Now that former Enron executives Jeff Skilling and Ken Lay have been found guilty by a jury on twenty-five of the combined thirty-four counts against them, a judge will sentence them on September 11. That date may not have been chosen entirely at random. As the Washington Post points out today, Enron was the September 11 of Wall Street. "More than any other case, Enron symbolized the collapse of the 1990s stock market bubble and the revelation that many of the nation's highest-flying companies were far less substantial than they seemed."
In a post from the trial's start back in January, I tried to sum up the crucial factors of the case in a tongue-in-cheek manner.
Yes, Enron executives did many, many very bad things . . . except Lay and Skilling . . . they didn't do them. ...more »The actual misdeeds were done by guys like Andrew Fastow, Enron's former Chief Financial Officer . . . and Richard Causey, Enron's Chief Accounting Offices . . . and a whole bunch of middle management slobs.Many legal analysts felt it would be a difficult case for prosecutors to prove. Most posters responding to me also expressed a certain cynicism regarding justice prevailing. That is not surprising. For starters, as a society we have a tendency not to see corporate or "white collar" crime as vile and destructive in comparison to physical felonies, such as armed robbery or drug trafficking. Secondly, CEOs and other top executives know how to distance and insulate themselves from tangible acts of malfeasance.
The question for jurors is whether Lay and Skilling knew about all the lies . . . even encouraged all the lies . . . to keep Enron stock prices high . . . so they could sell their shares and make a mint before the market caught onto what was really happening.
The two defendants in this case certainly believed they were safe; they may have even genuinely believed they were innocent. Reports say that both were physically shaken by the guilty verdicts delivered against them and perhaps for reasons that go beyond the prospect of time in prison.
Ken Lay said outside the courtroom that he was "in disbelief . . . even shocked" by the jury's conclusions. He restated his firm belief in his own innocence and issued dire warning about the precedent being set. "If I were a CEO today, I would say it sends a very dangerous message," Lay thundered. "[It] basically makes an innocent act criminal." For his part, Skilling was in a more pragmatic temperament. "Obviously, I'm disappointed," he told reporters. "But that's the way the system works."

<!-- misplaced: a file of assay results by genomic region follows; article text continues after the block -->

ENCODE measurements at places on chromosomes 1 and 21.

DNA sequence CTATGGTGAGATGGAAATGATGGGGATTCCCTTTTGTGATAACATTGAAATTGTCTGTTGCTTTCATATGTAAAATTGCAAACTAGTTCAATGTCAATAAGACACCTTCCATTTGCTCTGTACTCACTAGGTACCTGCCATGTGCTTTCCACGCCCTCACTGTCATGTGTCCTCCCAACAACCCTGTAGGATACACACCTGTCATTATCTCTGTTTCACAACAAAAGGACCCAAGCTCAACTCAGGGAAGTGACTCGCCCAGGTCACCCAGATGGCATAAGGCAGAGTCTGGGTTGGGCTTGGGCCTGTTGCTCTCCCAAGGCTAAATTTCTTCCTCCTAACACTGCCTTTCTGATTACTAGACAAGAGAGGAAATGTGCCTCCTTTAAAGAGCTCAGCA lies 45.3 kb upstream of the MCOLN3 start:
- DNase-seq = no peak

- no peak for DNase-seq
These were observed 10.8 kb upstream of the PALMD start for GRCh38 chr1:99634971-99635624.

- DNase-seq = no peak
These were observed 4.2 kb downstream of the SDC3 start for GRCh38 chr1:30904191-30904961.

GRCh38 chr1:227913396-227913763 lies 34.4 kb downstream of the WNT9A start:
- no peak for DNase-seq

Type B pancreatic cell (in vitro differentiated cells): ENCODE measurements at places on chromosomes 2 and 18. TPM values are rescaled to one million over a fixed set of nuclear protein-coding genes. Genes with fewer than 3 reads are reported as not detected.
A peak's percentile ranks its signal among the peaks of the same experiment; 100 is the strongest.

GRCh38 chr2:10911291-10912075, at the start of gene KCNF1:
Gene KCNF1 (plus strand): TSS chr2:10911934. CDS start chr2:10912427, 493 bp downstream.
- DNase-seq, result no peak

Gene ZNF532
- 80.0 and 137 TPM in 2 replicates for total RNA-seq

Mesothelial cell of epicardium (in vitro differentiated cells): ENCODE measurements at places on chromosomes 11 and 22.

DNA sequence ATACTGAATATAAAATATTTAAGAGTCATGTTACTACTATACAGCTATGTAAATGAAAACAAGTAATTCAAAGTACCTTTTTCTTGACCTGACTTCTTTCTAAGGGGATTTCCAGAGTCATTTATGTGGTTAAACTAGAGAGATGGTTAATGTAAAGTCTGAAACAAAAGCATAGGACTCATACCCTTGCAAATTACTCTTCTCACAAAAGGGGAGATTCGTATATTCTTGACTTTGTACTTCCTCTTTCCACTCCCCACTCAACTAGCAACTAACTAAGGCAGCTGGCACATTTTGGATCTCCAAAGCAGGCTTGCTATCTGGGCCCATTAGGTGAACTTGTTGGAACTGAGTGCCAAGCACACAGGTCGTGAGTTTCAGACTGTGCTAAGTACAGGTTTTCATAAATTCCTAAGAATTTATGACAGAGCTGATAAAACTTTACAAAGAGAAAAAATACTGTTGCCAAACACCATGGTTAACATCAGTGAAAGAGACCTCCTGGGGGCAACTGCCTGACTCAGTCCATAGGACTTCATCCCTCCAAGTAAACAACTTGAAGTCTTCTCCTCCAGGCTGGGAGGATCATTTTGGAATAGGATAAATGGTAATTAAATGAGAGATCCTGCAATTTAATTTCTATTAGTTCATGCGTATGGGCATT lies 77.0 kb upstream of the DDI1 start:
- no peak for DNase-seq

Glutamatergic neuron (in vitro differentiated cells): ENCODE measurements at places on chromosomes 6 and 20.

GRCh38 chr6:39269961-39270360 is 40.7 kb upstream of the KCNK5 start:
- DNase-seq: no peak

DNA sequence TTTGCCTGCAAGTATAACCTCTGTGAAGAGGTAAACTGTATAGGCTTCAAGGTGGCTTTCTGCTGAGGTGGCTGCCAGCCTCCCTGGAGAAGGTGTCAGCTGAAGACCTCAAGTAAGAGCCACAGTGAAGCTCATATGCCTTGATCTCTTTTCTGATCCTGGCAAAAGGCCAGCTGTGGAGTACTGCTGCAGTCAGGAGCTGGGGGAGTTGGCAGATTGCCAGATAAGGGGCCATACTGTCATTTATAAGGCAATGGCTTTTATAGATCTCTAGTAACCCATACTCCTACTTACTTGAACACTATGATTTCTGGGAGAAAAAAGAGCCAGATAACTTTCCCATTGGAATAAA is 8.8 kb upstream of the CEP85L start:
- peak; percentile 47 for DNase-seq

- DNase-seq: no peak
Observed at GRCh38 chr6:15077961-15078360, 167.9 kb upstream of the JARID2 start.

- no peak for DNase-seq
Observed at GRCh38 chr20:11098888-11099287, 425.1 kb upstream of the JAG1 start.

He's right. Or, more precisely, that's the way the system works now. That is what makes this case and this jury's decision so important.
It is as much an indictment against arrogance as criminal wrongdoing – a sense of entitlement that allows certain men and women to manipulate inconceivably large amounts of money, sometimes to the profit of others and sometimes at their expense, in order to pad their own personal wealth. The great tragedy of Enron is that the company's management initially did many aggressive and innovative things that the market loves to reward. It fell into corruption when its top leaders allowed underlings to manipulate, lie, and steal in order to continue lining their own pockets at the expense of others.
Interestingly, the jury said they found Lay and Skilling to be far more damning witnesses against themselves than the array of mid-level Enron executives with whom the federal government cut plea bargains. Lay came across as a micromanaging control freak and Skilling gave masterful explanations of Enron's complicated and arcane financial transactions. The jury simply could not believe that such hands-on managers could be the unwitting dupes they portrayed themselves to be.
The standard of responsibility to which the jury held Lay and Skilling was drawn from their own lives. Juror Freddy Delgado, an elementary school principal, summed it up nicely. "Personally, I can't say 'I don't know what my teachers are doing in the classroom.' I'm still responsible if a child gets lost."
This conviction will hardly mark the end to white collar crime. A (hopefully ever-improving) Sarbanes-Oxley Act is far more likely to aid in prevention. Likewise, the dishonorable end of guys like Skilling and Lay – along with WorldCom CEO Bernard Ebbers, Tyco International CEO Dennis Kozlowski and CFO Mark Swartz, Adelphia Communications founder John Rigas and his son Timothy, Credit Suisse First Boston investment banker Frank Quattrone, Cendant Vice Chairman Kirk Shelton, and sixteen other Enron executives – will not prove an unassailable deterrent to other corporate heads, precisely because the arrogance that can commit such crimes cannot believe itself capable of being stupid enough to get caught.
But this case makes it clear that society does now regard the corporate criminal as every bit as vile and destructive and with victims as real as that of any thief, rapist, arsonist, or murderer. It also makes it clear that society insists on culpability being shared right up to the very top – CEOs need not have "pulled the trigger" but only hidden the smoking gun for their own profit to be guilty.
It is just the way the system works now. It is an unprecedented response but also the proper response to crimes of the magnitude of those committed at Enron by its highest- ranking officers.